While walking through the English countryside, Dr. Ransom is kidnapped by two men who take him away on a spaceship, to the planet Malacandra. Convinced that the men intend to hand him over to the inhabitants of this strange place, Ransom manages to escape, but finds himself lost and alone. Though not for long.
Ive had this on my shelf for years, and finally decided to read it. Unfortunately, I was very disappointed. Considering my love of Narnia and some of Lewis non-fiction writing, I was expecting to love this. Or, at the very least, enjoy it enough to read the whole trilogy. Neither is the case.
The story is definitely plot-driven instead of character-driven, which loses points for me right away. I love layered characters, whose goals or needs push their story along. Ransom was mostly acted upon by outside forces, which would have been okay had the character (really, all of the characters) not felt so flat.
Id say that about half of the writing was description of the new planet and its inhabitants. Of course, this is considered necessary because Lewis built this world from scratch, but it really slowed down any action.
I dont see myself reading the rest of the series, and I probably wouldnt recommend it to anyone but die-hard sci-fi fans.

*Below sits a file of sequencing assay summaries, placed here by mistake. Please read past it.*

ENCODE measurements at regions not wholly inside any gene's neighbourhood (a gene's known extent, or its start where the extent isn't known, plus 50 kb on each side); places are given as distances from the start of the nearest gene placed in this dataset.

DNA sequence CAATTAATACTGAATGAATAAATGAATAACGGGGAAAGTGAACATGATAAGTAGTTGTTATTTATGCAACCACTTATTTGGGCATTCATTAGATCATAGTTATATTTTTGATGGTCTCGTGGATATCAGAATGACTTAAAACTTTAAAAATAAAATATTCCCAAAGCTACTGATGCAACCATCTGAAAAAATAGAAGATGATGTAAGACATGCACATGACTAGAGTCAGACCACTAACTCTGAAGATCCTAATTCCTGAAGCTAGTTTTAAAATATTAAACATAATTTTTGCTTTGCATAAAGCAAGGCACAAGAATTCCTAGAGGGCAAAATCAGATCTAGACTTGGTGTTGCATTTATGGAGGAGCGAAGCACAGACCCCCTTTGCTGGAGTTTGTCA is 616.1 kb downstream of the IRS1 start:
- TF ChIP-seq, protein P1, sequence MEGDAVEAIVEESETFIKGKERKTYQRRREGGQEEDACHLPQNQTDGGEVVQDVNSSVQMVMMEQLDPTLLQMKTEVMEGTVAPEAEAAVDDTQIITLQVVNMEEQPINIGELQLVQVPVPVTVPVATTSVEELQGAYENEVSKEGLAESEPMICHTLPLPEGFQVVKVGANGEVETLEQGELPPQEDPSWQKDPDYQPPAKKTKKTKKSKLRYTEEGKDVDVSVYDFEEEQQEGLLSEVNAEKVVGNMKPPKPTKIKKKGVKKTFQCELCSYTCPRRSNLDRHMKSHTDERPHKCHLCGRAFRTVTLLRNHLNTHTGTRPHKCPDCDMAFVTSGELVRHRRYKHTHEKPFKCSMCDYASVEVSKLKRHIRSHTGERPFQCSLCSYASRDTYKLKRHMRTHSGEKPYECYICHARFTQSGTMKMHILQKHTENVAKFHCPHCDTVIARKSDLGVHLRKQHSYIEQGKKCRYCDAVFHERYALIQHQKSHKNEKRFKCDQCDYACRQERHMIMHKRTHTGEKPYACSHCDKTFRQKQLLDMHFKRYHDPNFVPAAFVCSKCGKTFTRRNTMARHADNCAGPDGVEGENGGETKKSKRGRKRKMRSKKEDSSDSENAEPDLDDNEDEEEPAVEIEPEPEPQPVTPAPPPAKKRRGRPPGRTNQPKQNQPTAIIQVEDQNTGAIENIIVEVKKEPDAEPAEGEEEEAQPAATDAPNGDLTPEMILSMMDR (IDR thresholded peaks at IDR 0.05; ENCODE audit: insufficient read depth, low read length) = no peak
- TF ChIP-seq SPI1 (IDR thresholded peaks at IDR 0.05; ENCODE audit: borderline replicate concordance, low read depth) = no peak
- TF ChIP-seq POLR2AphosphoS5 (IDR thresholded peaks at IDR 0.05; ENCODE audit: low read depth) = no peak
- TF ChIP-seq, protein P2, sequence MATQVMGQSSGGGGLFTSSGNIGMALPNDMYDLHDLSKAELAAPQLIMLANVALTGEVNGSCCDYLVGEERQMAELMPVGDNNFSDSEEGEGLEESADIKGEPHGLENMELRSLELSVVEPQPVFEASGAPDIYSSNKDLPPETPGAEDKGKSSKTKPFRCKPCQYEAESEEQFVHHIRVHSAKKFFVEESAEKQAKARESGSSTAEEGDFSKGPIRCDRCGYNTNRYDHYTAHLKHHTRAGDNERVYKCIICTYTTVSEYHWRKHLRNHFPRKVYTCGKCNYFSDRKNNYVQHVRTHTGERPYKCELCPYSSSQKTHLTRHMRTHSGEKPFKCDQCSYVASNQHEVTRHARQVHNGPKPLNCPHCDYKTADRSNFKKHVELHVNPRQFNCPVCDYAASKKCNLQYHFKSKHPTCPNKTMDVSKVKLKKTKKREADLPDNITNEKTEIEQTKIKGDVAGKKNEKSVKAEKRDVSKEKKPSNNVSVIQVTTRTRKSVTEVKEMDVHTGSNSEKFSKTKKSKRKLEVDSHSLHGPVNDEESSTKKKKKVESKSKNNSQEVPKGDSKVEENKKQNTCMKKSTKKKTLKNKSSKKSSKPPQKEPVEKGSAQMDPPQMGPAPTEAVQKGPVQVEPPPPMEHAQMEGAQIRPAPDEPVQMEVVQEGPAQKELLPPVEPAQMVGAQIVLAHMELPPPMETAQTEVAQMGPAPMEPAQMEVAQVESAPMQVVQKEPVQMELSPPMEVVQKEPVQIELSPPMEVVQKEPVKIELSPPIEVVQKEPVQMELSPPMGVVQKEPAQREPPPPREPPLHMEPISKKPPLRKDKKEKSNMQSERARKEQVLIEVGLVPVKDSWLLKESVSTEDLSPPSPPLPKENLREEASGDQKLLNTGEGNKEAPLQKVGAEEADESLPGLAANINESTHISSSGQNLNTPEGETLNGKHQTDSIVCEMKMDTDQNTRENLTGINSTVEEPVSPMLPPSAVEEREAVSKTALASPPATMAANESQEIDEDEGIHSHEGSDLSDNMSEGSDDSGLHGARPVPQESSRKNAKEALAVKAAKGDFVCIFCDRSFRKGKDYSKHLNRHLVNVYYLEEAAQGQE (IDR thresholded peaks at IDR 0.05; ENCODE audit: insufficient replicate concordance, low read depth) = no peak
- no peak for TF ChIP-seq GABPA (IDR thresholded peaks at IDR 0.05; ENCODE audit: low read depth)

I do feel the need to say that there is some Christian symbolism in the story, especially toward the end. Ive seen some reviews elsewhere that said there is nothing Christian about this book, but that is simply not true. Its not allegorical in the way that The Lion, the Witch, and the Wardrobe is, but the symbolism is there.
What a trip - so descriptive and wild. CS puts his pen to the SiFi directory here in this book. Even though some may think it hard to understand what he is trying to describe you will know at the end. It is deffently christian based and you will not have a hard time figuring who's who. Take a trip with CS and endulge in his SiFi adventure.
Classic Lewis - might seem dated in some ways -language etc... but if you understand the historical references and theology then the combination proves why this is a timeless classic of Christian literature